We are living our lives more than ever before within the virtual realm. As online world is offering platform for just about any activity, the trend of using internet for almost everything is rising and it seems only natural for the corporations to follow. Although art industry is sceptical towards the world wide web due to the imposed distance from its key commodity, which is art, and the traditionalist disposition of some important collectors, online auctions still appear to be on the rise. The ongoing month is bringing a few major changes in the niche, starting off with partnership between Phillips and Paddle8 in liquidating digital art online for the first time ever, and it continues to strike us with more news, as Sotheby’s it teaming up with eBay. Buying art online is sneaking up on auction rooms, insinuating its power modestly, but clearly.
Sealing of the collaboration occurred on July 14, as two moguls in their respective fields joined in streaming auctions live, making highbrow art approachable to 145 million users of eBay. The new platform for auction streaming will allow wide range of people to browse for Sotheby’s signed and approved art, while making their usual online shopping tours. Toward the end of the year, eBay will transmit almost all auctions held at Sotheby’s New York in a new section on the site currently in the making. People will be enabled to bid on various works of art, fine wine, antiques and many other objects in 18 categories offered by the auction house. A daring experiment of its kind plans to spread across other Sotheby’s auction rooms around the world in the future.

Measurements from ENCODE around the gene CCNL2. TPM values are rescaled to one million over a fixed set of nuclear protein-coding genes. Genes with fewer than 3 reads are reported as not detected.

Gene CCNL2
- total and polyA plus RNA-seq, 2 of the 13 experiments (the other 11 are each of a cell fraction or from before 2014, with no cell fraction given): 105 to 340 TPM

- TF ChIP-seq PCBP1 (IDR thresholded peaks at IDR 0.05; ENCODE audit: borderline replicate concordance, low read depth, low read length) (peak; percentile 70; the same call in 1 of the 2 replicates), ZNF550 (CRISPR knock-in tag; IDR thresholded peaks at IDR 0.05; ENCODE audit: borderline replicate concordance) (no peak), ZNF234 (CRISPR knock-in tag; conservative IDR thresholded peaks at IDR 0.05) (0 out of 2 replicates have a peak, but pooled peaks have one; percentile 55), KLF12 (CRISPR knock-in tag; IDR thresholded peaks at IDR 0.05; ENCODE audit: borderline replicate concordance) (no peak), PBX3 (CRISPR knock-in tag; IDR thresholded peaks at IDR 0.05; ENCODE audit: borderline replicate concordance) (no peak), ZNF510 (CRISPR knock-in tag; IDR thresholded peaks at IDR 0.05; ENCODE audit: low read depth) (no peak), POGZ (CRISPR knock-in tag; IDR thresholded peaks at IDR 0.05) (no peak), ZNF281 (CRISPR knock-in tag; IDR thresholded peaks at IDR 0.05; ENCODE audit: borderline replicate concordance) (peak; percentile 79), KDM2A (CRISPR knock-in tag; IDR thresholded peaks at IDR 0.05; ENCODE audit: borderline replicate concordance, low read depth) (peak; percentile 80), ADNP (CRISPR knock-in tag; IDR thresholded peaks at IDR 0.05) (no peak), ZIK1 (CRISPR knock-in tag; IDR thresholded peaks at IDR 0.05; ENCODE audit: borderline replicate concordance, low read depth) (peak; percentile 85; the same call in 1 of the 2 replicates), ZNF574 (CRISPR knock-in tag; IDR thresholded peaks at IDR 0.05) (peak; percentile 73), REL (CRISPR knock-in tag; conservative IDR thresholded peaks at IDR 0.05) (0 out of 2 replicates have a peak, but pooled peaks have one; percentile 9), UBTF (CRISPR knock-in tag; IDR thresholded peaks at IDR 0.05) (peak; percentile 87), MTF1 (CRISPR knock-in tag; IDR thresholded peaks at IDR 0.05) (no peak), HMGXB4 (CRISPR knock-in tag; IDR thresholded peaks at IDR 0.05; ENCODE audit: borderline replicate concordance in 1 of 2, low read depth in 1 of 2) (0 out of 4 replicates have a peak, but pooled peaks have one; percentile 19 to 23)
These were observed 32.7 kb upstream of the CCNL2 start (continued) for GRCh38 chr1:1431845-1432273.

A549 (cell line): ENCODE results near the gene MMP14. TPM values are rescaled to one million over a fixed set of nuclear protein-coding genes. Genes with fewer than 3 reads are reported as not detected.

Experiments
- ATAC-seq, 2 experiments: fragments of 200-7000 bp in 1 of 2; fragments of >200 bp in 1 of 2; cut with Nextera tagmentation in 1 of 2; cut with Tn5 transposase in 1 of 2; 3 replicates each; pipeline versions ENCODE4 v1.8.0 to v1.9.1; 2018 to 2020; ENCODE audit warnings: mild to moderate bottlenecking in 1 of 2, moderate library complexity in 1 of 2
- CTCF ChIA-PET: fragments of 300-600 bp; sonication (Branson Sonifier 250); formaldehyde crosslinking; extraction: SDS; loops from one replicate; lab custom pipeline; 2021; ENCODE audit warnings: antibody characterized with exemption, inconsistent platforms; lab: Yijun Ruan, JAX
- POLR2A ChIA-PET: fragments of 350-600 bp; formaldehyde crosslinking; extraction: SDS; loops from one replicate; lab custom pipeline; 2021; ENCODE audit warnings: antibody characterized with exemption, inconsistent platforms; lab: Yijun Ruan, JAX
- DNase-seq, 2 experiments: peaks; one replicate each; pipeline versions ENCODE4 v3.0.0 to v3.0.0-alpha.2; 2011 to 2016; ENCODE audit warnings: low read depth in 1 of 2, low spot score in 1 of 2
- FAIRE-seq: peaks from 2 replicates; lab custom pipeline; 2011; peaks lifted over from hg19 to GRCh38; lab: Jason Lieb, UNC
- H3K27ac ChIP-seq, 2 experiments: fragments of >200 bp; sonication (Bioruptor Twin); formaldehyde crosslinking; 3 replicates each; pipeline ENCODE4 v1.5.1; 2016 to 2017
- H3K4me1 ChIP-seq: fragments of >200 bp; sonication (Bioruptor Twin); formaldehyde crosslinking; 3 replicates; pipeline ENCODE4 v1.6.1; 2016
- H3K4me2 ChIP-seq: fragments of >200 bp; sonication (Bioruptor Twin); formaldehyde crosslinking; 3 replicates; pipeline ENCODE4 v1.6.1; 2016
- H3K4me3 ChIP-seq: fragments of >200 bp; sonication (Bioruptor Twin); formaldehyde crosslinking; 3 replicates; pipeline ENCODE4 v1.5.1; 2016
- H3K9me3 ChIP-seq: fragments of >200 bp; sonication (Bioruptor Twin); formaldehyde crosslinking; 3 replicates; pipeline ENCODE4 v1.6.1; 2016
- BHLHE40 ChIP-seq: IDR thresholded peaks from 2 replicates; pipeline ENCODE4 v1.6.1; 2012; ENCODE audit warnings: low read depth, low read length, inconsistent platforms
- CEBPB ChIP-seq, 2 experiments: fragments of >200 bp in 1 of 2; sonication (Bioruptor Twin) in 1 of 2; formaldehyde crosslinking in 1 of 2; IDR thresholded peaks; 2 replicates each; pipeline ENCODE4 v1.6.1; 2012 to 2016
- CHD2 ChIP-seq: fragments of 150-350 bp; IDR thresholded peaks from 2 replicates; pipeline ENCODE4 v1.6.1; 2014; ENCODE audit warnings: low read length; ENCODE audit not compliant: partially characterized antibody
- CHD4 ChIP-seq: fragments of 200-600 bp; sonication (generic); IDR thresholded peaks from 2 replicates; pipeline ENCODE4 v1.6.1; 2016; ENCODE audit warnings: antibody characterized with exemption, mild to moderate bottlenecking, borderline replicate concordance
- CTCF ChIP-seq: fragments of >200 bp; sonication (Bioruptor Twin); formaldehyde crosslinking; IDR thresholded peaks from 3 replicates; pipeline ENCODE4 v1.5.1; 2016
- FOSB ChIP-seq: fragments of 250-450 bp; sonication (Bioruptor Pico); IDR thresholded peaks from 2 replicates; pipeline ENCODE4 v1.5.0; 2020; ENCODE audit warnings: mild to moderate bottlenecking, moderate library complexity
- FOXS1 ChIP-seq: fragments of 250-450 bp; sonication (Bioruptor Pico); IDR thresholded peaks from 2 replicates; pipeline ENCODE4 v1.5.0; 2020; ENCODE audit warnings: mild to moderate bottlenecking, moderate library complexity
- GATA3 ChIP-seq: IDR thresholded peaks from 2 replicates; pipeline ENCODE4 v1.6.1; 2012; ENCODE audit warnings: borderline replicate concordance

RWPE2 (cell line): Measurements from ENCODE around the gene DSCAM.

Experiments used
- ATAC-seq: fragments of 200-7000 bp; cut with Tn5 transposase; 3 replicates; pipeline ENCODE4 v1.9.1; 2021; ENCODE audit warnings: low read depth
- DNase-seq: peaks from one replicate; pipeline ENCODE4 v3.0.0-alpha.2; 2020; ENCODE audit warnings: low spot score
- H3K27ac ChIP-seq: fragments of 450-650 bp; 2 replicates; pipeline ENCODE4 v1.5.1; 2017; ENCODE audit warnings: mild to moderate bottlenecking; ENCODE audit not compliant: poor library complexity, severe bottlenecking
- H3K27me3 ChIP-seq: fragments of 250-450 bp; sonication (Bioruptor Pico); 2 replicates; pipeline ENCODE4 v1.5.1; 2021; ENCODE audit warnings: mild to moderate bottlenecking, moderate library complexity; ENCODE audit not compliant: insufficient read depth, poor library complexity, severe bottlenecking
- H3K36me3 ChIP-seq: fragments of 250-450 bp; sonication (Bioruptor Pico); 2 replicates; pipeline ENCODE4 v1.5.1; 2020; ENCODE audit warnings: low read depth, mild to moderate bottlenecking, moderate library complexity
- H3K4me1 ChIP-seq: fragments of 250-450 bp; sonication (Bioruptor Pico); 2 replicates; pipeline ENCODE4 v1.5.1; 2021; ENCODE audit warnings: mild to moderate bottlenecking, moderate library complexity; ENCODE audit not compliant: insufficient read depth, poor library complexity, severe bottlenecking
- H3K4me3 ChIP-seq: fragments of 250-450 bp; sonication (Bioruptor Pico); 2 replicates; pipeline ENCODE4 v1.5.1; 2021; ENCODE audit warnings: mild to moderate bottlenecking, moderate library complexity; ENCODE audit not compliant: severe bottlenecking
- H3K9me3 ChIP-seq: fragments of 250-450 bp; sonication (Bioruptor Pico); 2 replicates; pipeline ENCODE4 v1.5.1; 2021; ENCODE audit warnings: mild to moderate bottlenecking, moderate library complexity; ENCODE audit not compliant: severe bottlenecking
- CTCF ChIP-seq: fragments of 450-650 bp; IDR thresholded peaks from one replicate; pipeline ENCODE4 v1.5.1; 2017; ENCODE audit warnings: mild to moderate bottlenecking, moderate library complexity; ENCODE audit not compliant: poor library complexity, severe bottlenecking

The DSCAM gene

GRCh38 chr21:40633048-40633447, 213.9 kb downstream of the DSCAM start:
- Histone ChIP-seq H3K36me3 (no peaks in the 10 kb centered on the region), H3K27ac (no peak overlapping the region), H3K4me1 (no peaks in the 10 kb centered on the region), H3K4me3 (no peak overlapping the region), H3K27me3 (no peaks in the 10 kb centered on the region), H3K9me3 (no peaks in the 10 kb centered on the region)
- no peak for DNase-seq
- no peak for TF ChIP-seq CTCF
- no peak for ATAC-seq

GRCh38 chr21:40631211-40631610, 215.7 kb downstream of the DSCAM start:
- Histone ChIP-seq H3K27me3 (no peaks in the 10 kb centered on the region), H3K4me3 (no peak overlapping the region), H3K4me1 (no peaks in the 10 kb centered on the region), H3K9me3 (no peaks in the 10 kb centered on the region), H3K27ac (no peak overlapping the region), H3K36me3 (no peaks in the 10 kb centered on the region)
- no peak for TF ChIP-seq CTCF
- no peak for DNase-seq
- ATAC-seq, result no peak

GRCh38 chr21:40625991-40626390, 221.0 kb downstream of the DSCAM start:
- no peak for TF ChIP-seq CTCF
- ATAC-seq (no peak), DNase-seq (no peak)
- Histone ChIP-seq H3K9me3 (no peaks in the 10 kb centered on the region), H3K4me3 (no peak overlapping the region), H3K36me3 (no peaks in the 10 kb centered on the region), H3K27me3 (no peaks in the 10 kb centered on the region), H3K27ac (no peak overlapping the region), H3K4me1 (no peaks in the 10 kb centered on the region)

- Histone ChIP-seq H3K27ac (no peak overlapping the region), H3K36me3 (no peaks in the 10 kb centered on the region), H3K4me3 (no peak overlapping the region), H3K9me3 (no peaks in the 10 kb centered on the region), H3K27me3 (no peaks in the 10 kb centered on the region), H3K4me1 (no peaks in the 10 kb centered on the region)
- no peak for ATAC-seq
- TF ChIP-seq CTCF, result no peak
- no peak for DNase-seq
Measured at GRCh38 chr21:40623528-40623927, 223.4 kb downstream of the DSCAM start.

Online auctions are not a new thing, since they have been promoted by auction houses for a few years back. Still, they didn’t catch on, because of the slow receptiveness of the industry towards the internet. Even today, a lot of the collectors believe there is little or no alternative to seeing the piece in person and purchasing it on the spot, but this notion is slowly changing. Online sales are expanding rapidly, gaining popularity, attendance and revenue, which shows that the market is starting to act in favor of online art shopping. For example, last year alone, there was a 19 percent increase in visitors to Christie’s online page, and the internet sales totalled the 13.2 million pounds in the end of the previous year. As the web business is proving to pick up, Christie’s as well will soon be investing in it, developing yet another online auction platform.
Sotheby’s experience with online sales completely justifies the eBay partnership. In 2013, online sales closed 17% of the total lots sold by the auction house, and the sale rate increased 36% in comparison to the year before. These striking numbers imply collectors are starting to accept internet not only as an auction platform, but as the means to transfer large amounts of money as well. Last April, a record in online auction was achieved, when John James Audubon’s album The Birds of America went for 3.5 million dollars, a sum never before reached at a live streamed online auction.
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Hiscox has published its Online Art Trade report for 2020. In what way has the coronavirus (COVID-19) affected the art market?